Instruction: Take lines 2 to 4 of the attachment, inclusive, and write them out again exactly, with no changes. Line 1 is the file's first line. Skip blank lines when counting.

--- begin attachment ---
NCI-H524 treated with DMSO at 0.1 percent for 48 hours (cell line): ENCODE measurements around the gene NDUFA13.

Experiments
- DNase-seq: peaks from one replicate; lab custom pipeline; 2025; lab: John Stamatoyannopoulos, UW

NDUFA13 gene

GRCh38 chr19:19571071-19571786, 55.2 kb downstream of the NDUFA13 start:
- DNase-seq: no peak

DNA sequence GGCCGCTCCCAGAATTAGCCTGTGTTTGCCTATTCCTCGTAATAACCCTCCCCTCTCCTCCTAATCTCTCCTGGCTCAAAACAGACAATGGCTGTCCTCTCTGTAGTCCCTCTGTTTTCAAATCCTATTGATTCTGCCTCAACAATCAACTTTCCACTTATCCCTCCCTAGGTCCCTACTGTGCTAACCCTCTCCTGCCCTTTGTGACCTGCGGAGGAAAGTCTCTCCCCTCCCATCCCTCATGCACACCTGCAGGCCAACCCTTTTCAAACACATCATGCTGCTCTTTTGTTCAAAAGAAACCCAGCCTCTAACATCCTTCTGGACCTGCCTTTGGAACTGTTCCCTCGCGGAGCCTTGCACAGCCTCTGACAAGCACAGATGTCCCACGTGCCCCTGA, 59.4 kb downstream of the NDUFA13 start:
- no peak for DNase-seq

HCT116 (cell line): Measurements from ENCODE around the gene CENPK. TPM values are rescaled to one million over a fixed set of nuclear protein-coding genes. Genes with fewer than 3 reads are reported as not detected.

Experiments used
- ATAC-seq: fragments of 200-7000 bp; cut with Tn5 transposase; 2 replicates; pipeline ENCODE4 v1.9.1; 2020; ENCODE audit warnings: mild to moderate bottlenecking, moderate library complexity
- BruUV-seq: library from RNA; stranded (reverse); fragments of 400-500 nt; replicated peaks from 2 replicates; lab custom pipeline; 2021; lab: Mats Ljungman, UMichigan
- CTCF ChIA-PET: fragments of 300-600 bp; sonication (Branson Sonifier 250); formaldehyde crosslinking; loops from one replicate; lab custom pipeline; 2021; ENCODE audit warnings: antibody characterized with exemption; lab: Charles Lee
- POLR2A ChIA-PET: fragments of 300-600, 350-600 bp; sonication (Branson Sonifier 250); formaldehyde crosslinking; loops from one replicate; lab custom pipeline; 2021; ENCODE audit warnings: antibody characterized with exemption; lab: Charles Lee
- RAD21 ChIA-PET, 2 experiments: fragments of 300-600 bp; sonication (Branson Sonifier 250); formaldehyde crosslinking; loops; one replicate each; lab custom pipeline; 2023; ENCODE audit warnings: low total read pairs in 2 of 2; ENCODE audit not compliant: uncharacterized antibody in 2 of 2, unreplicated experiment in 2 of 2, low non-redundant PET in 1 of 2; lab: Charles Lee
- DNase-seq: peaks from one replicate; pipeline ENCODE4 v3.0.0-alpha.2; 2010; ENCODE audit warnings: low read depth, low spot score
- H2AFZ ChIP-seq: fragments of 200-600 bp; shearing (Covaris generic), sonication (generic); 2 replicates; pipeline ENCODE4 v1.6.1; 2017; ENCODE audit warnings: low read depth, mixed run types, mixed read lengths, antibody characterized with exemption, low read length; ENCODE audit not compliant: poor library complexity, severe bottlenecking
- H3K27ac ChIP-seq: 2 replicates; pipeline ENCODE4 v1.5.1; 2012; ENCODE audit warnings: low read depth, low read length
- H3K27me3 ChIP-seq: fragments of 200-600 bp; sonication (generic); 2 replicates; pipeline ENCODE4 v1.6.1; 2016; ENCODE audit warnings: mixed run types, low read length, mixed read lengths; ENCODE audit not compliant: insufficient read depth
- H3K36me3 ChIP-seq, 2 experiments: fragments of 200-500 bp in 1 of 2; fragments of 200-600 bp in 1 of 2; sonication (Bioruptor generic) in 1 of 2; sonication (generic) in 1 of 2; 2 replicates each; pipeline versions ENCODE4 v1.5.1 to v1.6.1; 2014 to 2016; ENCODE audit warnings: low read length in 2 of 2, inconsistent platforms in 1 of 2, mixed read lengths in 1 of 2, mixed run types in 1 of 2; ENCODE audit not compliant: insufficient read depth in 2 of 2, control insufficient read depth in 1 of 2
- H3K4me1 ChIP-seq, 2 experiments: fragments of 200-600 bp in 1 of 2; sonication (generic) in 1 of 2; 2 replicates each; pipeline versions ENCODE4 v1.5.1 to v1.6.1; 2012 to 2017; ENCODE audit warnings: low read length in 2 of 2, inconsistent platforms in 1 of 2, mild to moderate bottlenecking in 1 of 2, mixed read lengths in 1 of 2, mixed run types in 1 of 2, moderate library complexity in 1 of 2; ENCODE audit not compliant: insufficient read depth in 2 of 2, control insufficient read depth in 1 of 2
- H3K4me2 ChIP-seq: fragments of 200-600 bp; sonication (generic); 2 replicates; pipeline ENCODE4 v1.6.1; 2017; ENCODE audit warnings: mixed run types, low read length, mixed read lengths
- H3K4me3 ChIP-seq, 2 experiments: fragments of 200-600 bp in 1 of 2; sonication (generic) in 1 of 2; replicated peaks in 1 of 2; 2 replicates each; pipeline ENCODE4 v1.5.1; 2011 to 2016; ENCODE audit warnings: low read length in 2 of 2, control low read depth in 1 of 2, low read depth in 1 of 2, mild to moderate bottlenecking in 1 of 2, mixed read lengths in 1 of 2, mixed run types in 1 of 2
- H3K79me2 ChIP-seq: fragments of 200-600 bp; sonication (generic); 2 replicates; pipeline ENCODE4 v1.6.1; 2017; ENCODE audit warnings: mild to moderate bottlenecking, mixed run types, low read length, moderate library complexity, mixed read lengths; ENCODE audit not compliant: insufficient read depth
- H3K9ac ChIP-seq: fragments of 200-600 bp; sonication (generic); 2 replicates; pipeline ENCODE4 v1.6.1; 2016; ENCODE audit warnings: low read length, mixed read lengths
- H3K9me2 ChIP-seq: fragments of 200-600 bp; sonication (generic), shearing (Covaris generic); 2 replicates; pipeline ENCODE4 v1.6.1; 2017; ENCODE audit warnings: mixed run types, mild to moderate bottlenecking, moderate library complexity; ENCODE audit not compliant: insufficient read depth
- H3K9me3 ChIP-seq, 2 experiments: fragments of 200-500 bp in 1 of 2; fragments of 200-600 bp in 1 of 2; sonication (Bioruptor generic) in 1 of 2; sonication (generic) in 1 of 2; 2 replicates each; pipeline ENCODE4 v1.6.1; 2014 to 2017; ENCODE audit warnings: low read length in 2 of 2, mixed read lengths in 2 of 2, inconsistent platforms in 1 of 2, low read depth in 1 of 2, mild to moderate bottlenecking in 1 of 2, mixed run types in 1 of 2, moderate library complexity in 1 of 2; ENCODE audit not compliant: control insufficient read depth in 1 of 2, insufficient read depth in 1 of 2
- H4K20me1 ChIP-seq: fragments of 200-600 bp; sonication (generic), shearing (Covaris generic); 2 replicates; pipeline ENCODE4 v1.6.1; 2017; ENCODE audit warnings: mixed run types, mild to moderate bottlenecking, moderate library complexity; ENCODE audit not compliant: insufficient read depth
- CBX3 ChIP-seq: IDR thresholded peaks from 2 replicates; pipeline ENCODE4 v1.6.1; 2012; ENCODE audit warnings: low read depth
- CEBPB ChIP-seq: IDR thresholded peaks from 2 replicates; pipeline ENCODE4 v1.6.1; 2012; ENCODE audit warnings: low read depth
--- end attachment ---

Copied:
Experiments
- DNase-seq: peaks from one replicate; lab custom pipeline; 2025; lab: John Stamatoyannopoulos, UW

NDUFA13 gene